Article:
You know those old axioms: “A penny saved is a penny earned,” and, “Time is money,” and, from Ben Franklin, “Beware of little expenses. A small leak will sink a large ship.” It is no secret that managing expenses commands more of our attention today than in the past.

Of course, managing the finances of a project also entails evaluating the risk/reward ratio. Installing inexpensive components may save money in the short term. But, if those components fail, the price of labor and replacement parts will cost you more in the long run.

Thankfully, the creative types at the manufacturing level are developing new products that improve the quality of electrical components and reduce the amount of time required to perform repetitious tasks. This may be the time to ask two questions: “Am I using products that will save money now?” and, “Am I maximizing the use of my labor force?”

You may be pleasantly surprised to learn that some new products are so easy to install that apprentices can perform tasks normally assigned to journeymen.

For example, the 38 Special lock-and-load snap-in fitting was recently introduced by Bridgeport Fittings Inc. You may have installed so many wires into junction boxes that the effort is routine. However, Bridgeport’s patented, Underwriters Laboratories (UL) listed Whipper-Snap family of zinc fittings allows an installer to snap wires into a box in seconds, eliminating the time necessary to install a lock nut.

Constructed with a spring-steel locking device, double locking tabs hold the connector in the box and allow them to be removed by depressing the tab with a screwdriver. The tabs are smooth, eliminating the risk of wires snagging on the fixture or damaging insulation.

Bridgeport offers the connectors in a family of configurations that includes insulated parts. If your next job has 100 junction boxes and you save only one minute in each installation, you will free up more than an hour of a journeyman’s time.

But, first things first. We are still in charge of getting the wire from one point to another, right? Enter the Maxis Cable power puller. Rather than struggling with wire runs that begin in the basement and end in the attic, the puller will move up to 4,000 pounds of wire from 25 to 100 feet per minute, depending on the power source.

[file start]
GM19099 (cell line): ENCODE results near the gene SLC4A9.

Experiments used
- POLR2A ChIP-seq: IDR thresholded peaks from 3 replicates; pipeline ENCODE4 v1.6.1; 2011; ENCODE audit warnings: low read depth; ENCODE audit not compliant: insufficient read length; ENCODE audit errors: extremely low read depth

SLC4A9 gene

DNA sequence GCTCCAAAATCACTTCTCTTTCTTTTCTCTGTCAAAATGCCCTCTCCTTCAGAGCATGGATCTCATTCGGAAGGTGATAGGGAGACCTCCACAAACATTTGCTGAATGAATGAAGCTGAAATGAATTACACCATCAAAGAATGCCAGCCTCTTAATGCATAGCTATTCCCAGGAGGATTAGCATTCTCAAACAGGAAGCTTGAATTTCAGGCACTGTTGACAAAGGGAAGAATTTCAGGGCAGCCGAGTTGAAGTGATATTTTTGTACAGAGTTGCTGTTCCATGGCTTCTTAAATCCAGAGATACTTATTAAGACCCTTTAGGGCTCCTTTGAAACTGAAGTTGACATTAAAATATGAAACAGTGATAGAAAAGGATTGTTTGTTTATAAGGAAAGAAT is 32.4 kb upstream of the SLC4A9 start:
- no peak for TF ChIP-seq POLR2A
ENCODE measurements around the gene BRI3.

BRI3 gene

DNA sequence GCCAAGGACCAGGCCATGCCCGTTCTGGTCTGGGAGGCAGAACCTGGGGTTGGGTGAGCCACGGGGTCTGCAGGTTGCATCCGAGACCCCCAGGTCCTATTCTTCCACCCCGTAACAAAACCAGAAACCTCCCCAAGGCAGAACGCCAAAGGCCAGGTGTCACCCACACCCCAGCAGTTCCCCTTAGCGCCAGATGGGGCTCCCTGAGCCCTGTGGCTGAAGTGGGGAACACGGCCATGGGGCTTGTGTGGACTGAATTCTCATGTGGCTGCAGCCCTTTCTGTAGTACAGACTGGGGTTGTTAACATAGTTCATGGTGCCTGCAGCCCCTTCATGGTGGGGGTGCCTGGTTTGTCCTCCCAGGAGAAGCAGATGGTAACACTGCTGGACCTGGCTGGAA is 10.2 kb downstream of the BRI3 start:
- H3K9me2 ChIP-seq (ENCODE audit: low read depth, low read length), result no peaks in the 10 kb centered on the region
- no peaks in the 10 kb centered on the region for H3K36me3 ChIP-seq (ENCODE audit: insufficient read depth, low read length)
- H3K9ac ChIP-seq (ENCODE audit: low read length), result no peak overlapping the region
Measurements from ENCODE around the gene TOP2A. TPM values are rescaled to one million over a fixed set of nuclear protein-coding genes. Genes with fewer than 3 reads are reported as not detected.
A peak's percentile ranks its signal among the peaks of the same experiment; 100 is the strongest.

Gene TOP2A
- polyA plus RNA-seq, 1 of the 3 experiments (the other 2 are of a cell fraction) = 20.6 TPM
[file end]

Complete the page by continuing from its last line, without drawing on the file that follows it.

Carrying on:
The puller can be adapted for use on overhead pulls and operated by one person with a setup time of two minutes. The unit weighs 60 pounds, stands 64 inches tall when assembled and 37 inches when dissembled, so it won’t take up valuable storage space. Maxis recommends Milwaukee Hole Hawg drill, Dewalt DW124—a two-speed right-angle drill—or Milwaukee Super Hawg drill to power the unit.

A new home for the wires

“The Steel City GO Box is a revolutionary new product. The ‘go’ in ‘GO Box’ has dual meaning,” said John Archer, Thomas & Betts construction manager. “First, the ‘go’ is simply related to the fundamental purpose of the box itself. Go faster, go quicker, let’s go! The name itself conveys speed, and that’s exactly what the box was designed for.

“Second, ‘grip-on’ is how the box is installed. Typically, nonmetallic boxes are attached to wood framing studs by hammering pre-installed nails on the top and bottom of the box into the side of the wood stud. This can take upwards of 6 to 10 seconds to complete, depending on things like alignment of box, fatigue, natural speed of the installer and box angle.

“With the GO Box, it takes half a second to install, and you can do it with one hand by simply pushing the box onto the stud. The bracket does all the work, gripping the box onto the stud, and automatically aligns the box parallel to the face of the stud.”

According to Archer, an average home of 2,000 square feet can have more than 100 single gang boxes installed, with two main cost concerns: material and labor.

“It doesn’t surprise people that this box is more expensive than a standard nail-on unit, a function of the amount of material used to manufacture the box-bracket combination,” Archer said. “However, the GO Box can save upwards of 60 percent on the labor costs, so taking into account both the material and labor, it can still generate upwards of 20 percent overall cost savings. That is exclusive of the additional available time generated because the installers finished the job 60 percent faster than before. This new product carries the UL logo [and is] two-hour fire-wall rated.”

There is more. The inventors at Pass & Seymour have developed a faster method of connecting three wires to the box, a perennial time-waster. The company’s PlugTail system consists of prestripped PlugTail connector leads and a connector that snaps into the PlugTail device.